Here's the headline and subhead in a Newsweek piece (7/10/11) about the Egyptian presidential election: Egypt's Rising Power Player Amr Moussa is on track to succeed Mubarak. And that spells danger for Israel. Reporter Dan Ephron characterizes Moussa like this: "long and vocal history of anti-Israel diatribes" "his anger against Israel" "one of Israel's most relentless detractors in Egypt" "He confronted Israelis at conferences and attacked them in television interviews" "His tirades even made him the subject of a hit song" "his longstanding dislike of Israel" "anger at Israel is genuine" This would be a lot more convincing if there […]
If you feel like there hasn't been enough attention paid to the fact that the democratic movements in the Arab world are undermining the power of U.S. elites to have troublemakers tortured and/or killed, rest assured that Newsweek's Christopher Dickey has you covered this week (6/12/11): Among American spies there's more than a little nostalgia for the bad old days. You know, back before dictators started toppling in the Middle East; back when suspected bad guys could be snatched off a street somewhere and delivered to the not-so-tender mercies of interrogators in their home countries; back when thuggish tyrants, however […]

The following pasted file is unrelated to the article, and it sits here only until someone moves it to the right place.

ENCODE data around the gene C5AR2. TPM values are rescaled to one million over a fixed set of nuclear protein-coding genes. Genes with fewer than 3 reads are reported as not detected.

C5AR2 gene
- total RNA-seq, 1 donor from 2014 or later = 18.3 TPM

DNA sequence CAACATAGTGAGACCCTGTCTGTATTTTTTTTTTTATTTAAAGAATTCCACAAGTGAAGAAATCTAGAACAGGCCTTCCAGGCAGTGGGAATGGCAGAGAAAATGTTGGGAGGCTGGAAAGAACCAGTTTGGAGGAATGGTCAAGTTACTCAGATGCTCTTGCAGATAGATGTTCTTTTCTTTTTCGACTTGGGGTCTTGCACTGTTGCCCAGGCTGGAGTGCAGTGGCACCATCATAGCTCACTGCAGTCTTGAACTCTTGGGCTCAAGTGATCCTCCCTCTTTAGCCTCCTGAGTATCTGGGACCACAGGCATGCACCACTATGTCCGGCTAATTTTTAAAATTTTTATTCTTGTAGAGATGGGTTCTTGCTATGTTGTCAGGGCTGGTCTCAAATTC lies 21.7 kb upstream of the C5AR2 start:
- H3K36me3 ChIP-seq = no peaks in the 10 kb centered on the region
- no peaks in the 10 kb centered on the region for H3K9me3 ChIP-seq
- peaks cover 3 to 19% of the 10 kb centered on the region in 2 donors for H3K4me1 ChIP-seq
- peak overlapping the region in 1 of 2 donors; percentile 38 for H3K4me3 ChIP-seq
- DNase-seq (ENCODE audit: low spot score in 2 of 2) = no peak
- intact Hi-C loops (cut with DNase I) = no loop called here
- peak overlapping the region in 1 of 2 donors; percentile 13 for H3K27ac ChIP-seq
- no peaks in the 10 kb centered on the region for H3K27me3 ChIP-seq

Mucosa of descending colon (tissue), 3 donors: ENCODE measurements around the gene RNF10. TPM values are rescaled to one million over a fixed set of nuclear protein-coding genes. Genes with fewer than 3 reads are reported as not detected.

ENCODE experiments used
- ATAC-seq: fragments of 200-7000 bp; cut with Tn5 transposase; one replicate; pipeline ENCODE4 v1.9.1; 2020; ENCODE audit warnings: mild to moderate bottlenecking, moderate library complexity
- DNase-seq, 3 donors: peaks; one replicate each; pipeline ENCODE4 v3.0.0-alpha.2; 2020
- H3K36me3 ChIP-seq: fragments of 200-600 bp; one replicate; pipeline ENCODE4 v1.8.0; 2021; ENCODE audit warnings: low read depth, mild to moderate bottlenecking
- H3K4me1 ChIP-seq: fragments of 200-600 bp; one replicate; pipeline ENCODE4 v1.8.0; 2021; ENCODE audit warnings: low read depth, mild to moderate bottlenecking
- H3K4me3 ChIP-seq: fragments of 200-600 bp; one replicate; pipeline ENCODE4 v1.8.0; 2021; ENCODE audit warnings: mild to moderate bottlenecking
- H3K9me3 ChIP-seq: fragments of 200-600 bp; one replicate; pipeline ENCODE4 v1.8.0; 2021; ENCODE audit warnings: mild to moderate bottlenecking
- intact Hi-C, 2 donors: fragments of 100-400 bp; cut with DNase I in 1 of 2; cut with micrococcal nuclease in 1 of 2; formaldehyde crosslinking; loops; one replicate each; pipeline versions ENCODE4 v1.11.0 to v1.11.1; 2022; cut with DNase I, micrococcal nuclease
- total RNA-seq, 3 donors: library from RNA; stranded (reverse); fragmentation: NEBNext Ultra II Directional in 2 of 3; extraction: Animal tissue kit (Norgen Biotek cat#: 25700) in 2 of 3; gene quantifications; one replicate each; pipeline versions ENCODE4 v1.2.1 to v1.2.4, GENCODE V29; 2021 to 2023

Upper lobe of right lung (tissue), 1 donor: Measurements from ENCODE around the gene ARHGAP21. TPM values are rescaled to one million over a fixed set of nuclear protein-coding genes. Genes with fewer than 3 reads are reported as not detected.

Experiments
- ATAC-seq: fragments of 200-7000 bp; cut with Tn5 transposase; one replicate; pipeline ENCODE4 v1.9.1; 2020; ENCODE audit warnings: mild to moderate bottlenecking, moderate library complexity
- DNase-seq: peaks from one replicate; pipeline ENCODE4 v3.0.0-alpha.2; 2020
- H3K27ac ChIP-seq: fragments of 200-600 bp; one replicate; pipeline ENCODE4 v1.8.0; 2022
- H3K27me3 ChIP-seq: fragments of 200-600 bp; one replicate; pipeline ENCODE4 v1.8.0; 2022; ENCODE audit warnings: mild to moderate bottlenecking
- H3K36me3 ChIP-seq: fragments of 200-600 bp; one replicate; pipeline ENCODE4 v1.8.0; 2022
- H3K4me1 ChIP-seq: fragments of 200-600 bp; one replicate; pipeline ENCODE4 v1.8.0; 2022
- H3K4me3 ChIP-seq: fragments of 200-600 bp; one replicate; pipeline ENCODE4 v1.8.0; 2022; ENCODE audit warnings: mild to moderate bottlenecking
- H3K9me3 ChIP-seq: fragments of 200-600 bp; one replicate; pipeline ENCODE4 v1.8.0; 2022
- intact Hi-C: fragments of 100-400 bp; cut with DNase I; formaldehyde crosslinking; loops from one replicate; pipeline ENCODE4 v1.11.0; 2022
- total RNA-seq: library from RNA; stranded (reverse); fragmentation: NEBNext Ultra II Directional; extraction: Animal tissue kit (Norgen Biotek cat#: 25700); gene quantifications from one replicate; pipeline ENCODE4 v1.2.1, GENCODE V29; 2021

The New York Times' David Kirkpatrick filed a report today (4/29/11) on one apparent problem with the move towards democracy in Egypt–the country might pursue policies more in line with what the Egyptian public supports. The most important news here is that Egyptdoesn't want to maintain a blockade on its border with Gaza. In the Times,this newsis filtered through the perspective of Israel– thusthe headline: In Shift, Egypt Warms to Iran and Hamas, Israel's Foes And then there is this description of the crippling economic blockade that was enforced with the help of the Mubarak regime: Israel had relied on […]
The Washington Post yesterday (2/13/11): Mubarak Resignation Throws Into Question U.S./Egyptian Counterterrorism Work By Mary Beth Sheridan and Joby Warrick Washington Post Staff Writers Sunday, February 13, 2011; A01 For decades, Egypt's government has been a critical partner for U.S. intelligence agencies, sharing information on extremist groups such as al-Qaeda and working hand in glove on counterterrorism operations. Now the future of that cooperation is in question. That "work" and "cooperation" includes, among other things, rendition and torture. It'd be more helpful if this were made clear from the outset, instead of being mentioned in the 11th paragraph of the […]
It might be hard for you to imagine covering the democratic uprising in Egypt as a way to reflect upon all the wise things you've written in the past. But you're not Tom Friedman. He wrote today (New York Times, 2/11/11): I spent part of the morning in the square watching and photographing a group of young Egyptian students wearing plastic gloves taking garbage in both hands and neatly scooping it into black plastic bags to keep the area clean. This touched me in particular because more than once in this column I have quoted the aphorism that "in the […]